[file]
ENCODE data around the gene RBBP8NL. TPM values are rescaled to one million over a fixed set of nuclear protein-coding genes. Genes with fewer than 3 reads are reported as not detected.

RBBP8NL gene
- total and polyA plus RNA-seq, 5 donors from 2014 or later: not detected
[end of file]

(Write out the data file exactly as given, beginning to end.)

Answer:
ENCODE data around the gene RBBP8NL. TPM values are rescaled to one million over a fixed set of nuclear protein-coding genes. Genes with fewer than 3 reads are reported as not detected.

RBBP8NL gene
- total and polyA plus RNA-seq, 5 donors from 2014 or later: not detected